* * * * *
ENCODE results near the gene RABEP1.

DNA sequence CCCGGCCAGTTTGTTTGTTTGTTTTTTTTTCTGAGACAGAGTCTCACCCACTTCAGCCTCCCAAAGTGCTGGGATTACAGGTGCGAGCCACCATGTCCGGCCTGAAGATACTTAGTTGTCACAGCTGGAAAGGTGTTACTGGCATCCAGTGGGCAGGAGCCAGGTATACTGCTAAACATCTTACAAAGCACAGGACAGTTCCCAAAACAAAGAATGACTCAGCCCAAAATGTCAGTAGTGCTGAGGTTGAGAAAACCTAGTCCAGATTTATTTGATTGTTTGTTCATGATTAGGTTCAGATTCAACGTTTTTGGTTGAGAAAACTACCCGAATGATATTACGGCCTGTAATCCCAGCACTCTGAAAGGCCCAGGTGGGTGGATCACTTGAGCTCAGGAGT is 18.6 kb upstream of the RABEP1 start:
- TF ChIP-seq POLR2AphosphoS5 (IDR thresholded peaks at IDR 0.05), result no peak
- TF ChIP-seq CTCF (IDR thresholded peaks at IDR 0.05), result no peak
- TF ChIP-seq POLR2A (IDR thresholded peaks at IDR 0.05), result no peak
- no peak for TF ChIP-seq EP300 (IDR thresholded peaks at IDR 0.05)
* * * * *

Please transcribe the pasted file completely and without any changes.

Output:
ENCODE results near the gene RABEP1.

DNA sequence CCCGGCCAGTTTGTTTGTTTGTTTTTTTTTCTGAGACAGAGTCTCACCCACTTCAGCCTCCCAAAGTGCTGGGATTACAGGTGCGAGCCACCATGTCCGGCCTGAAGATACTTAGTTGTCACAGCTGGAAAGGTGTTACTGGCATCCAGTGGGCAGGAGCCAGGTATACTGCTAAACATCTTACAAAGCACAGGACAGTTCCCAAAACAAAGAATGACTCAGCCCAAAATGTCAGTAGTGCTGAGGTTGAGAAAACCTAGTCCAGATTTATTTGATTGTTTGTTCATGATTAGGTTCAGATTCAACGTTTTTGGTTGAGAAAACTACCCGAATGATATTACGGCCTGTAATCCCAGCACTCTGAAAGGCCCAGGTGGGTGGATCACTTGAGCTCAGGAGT is 18.6 kb upstream of the RABEP1 start:
- TF ChIP-seq POLR2AphosphoS5 (IDR thresholded peaks at IDR 0.05), result no peak
- TF ChIP-seq CTCF (IDR thresholded peaks at IDR 0.05), result no peak
- TF ChIP-seq POLR2A (IDR thresholded peaks at IDR 0.05), result no peak
- no peak for TF ChIP-seq EP300 (IDR thresholded peaks at IDR 0.05)